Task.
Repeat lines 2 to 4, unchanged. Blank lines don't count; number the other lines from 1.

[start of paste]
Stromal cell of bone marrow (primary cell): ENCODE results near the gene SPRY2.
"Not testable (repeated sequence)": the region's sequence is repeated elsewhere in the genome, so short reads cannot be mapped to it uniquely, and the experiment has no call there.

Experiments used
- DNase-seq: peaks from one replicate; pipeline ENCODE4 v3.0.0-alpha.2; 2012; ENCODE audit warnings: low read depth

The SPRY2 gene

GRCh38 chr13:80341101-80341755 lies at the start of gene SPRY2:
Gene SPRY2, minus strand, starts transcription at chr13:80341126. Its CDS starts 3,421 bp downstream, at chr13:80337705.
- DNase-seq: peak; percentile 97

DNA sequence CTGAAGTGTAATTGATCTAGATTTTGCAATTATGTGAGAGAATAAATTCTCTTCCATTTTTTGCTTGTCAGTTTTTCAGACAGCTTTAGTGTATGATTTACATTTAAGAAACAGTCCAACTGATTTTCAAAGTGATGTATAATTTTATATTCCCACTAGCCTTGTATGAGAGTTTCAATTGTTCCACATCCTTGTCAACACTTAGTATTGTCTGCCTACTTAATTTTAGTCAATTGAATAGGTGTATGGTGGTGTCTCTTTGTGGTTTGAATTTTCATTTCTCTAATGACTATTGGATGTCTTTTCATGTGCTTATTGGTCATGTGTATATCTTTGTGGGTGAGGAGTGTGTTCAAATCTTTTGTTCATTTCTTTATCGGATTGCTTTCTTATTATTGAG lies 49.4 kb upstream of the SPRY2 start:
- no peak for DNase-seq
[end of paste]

"Not testable (repeated sequence)": the region's sequence is repeated elsewhere in the genome, so short reads cannot be mapped to it uniquely, and the experiment has no call there.

Experiments used
- DNase-seq: peaks from one replicate; pipeline ENCODE4 v3.0.0-alpha.2; 2012; ENCODE audit warnings: low read depth